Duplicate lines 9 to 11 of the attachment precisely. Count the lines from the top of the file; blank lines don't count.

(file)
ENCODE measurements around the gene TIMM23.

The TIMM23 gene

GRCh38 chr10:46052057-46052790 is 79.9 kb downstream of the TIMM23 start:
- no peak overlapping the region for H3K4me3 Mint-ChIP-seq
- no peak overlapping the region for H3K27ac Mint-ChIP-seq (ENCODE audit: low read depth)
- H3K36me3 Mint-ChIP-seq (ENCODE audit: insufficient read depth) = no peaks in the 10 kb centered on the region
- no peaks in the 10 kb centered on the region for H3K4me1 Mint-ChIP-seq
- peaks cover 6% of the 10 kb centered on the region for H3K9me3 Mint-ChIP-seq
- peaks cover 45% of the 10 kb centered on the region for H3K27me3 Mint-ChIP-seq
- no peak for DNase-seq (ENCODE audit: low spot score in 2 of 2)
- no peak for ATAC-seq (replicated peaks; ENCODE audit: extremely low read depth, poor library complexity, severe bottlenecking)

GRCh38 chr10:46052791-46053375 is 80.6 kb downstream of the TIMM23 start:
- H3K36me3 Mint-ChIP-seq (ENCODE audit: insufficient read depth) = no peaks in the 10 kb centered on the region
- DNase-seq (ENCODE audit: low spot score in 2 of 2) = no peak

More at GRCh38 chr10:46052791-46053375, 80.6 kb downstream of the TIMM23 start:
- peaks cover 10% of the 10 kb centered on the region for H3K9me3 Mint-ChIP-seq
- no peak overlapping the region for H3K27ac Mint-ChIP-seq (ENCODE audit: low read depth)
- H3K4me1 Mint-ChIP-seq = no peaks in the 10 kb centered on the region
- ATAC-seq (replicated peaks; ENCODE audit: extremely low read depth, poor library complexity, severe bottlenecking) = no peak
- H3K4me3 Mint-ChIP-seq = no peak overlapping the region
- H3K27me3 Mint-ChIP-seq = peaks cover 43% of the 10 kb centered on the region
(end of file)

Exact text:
- peaks cover 45% of the 10 kb centered on the region for H3K27me3 Mint-ChIP-seq
- no peak for DNase-seq (ENCODE audit: low spot score in 2 of 2)
- no peak for ATAC-seq (replicated peaks; ENCODE audit: extremely low read depth, poor library complexity, severe bottlenecking)